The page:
Al Williams wrote:
>> When it comes to "pure" reflection you are dealing with the normal
>> When you are dealing with a wave traveling through a charged media
>> interacting with a magnetic field,
>> such as the ionosphere, now the reciprocity is no longer there.
>> Hans- N2JFS
> I can't recall, in the dozen or so books on antennas etc. that I have, an
> explanation of the reflection mechanism. Maybe it is in there in the math
> but not in more simple terms. I vaguely remember, but not where I read it,
> that the traveling wave into a ionosphere media gets bent because of the
> action of the wave on the existing electrons (or atoms?). But is it because
> of the electric or magnetic field? And what about the reflection from the
> ground --electric, magnetic field, horizontal or vertical polarization,
> etc.Why is the exit angle identical to the entrance angle.
the simple rules (e.g. angle of incidence = angle of reflection) are for
boundaries between isotropic media, which isn't a bad model for things
like air/soil. As to "WHy this is so", that gets a bit trickier.
Isotropic means that the direction of the field doesn't change the
For anisotropic media, this isn't the case. The doubled image looking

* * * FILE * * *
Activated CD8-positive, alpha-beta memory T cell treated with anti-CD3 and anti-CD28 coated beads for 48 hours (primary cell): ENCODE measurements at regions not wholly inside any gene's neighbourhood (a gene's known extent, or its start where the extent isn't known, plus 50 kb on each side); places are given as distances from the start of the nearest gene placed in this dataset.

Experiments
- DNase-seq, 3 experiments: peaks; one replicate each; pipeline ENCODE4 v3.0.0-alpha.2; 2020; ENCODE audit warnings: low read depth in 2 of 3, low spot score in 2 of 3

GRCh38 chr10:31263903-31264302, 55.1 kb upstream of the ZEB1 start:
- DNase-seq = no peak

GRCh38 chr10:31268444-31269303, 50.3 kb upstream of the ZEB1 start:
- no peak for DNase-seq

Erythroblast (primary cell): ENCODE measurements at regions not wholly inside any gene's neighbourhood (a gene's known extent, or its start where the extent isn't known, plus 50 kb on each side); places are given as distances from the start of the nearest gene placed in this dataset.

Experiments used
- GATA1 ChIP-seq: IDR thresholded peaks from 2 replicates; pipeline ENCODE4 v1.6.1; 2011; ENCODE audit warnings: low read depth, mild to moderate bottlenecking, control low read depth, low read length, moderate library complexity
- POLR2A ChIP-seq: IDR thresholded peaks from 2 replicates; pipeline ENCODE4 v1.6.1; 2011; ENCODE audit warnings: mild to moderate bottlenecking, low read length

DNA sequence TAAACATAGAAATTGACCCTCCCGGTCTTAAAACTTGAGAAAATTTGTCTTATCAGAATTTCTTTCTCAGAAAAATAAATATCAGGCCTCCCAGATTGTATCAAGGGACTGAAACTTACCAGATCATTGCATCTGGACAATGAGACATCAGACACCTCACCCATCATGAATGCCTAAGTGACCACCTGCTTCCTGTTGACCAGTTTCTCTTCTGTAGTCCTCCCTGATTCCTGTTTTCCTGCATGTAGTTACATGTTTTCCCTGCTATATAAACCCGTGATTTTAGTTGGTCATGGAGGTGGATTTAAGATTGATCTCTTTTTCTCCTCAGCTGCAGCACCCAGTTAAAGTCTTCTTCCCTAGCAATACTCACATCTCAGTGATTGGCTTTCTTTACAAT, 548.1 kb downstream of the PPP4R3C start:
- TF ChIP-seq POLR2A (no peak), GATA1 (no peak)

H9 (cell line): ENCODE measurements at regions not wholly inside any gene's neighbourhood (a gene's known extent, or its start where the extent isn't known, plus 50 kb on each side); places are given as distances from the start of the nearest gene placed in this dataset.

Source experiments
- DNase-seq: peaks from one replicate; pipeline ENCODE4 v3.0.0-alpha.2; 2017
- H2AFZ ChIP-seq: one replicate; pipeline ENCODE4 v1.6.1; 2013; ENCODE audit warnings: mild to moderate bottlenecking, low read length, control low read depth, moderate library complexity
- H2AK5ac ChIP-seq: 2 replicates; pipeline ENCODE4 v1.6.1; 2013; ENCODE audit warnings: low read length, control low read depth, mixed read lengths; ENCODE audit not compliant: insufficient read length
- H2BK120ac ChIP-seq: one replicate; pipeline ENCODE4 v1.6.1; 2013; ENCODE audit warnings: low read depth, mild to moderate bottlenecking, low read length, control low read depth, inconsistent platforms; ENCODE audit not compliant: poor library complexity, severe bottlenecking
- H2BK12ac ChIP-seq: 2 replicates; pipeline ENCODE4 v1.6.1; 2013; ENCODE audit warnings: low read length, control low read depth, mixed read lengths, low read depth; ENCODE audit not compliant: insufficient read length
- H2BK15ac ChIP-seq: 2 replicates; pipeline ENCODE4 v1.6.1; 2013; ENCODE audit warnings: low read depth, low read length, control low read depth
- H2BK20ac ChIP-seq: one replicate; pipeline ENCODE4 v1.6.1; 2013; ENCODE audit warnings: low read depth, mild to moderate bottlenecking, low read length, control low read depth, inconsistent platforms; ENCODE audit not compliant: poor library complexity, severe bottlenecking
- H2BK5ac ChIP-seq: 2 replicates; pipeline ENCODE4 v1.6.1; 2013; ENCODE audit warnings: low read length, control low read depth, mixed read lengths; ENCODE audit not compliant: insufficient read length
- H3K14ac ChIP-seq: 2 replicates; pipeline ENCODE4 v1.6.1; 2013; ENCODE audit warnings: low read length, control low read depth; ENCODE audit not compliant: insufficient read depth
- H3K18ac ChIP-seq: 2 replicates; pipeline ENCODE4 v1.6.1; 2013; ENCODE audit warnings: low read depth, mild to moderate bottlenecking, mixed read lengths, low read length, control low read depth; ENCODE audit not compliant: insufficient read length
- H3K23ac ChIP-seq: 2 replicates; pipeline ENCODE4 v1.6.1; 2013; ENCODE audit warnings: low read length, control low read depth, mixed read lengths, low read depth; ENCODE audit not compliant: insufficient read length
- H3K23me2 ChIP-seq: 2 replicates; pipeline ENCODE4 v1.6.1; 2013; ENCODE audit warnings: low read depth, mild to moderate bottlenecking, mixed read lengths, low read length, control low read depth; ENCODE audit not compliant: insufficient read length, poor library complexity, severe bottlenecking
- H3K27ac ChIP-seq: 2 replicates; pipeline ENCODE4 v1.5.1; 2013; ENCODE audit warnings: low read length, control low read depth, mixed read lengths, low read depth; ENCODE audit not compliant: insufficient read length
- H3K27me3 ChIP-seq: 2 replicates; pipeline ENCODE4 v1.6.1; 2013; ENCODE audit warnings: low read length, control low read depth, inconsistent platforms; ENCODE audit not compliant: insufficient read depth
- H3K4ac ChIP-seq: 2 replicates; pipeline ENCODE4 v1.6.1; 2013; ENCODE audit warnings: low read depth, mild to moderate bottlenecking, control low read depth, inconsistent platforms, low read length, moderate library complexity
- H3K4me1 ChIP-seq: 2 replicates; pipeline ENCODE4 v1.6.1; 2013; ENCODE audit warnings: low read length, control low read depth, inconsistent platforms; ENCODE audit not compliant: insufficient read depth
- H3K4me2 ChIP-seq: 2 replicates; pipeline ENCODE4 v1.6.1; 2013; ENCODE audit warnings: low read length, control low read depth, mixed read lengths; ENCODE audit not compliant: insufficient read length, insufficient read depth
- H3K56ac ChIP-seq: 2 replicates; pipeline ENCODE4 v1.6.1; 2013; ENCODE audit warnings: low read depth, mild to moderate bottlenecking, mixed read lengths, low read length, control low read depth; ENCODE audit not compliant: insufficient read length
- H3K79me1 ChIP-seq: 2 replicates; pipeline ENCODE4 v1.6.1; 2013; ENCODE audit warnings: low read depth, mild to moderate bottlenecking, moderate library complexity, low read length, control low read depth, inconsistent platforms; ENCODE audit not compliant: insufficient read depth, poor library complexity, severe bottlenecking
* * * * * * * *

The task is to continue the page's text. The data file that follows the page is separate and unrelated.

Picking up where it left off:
through calcite crystals is an example.. the different polarizations of
light travel at different speeds. A polarizer is another example (the
loss is greater for one polarization over another). And those are
simple cases. When you get to something like clumps of electrons in a
partly ionized gas (e.g. the ionosphere) it gets worse.
Most of the effects you see in radio propagation are from polarization
dependence (that is, the ray takes a different path if polarized one way
A circular polarizer is a fascinating case. A left hand CP wave
incident on a reflector comes back as right hand CP. The new Real3D
movies use CP in the lenses of the glasses you wear, so if you look at
yourself in a mirror, the lenses look dark (because of the polarization
However, polarized sun glasses are linear pol, so you don't see the effect.
Anyway, for the ionosphere, the virtual reflecting height (it's actually
a bending refraction, but you can think of it as a reflection) is
different depending on the polarization. So, if you have a ground
antenna looking at a reflected skywave, it actually sees more than one
incident signal coming from more than one elevation angle. And, because
the propagation path length for the different paths are different, the
signals may combine destructively or constructively, depending on the
phase difference. That would look like fading.
If you have an antenna that is primarily polarized one way (like most
ham antennas with any gain), then the "wrong pol" is suppressed, so its
effect is small (that is, say it's down 10dB.. and assume you have two
paths of equal strength... if the two paths are in phase, you see 1.1
times the single path, if they're out of phase, you see 0.9... either
way, it's a small change)
Now start looking at a multihop path, and it gets "real" complex,
because the polarization can rotate on the way through the ionosphere.
> Understanding radio waves and propagation is a rather challenging and slow
> process for me. It doesn't help to simply state that the action is identical
> to light rays!
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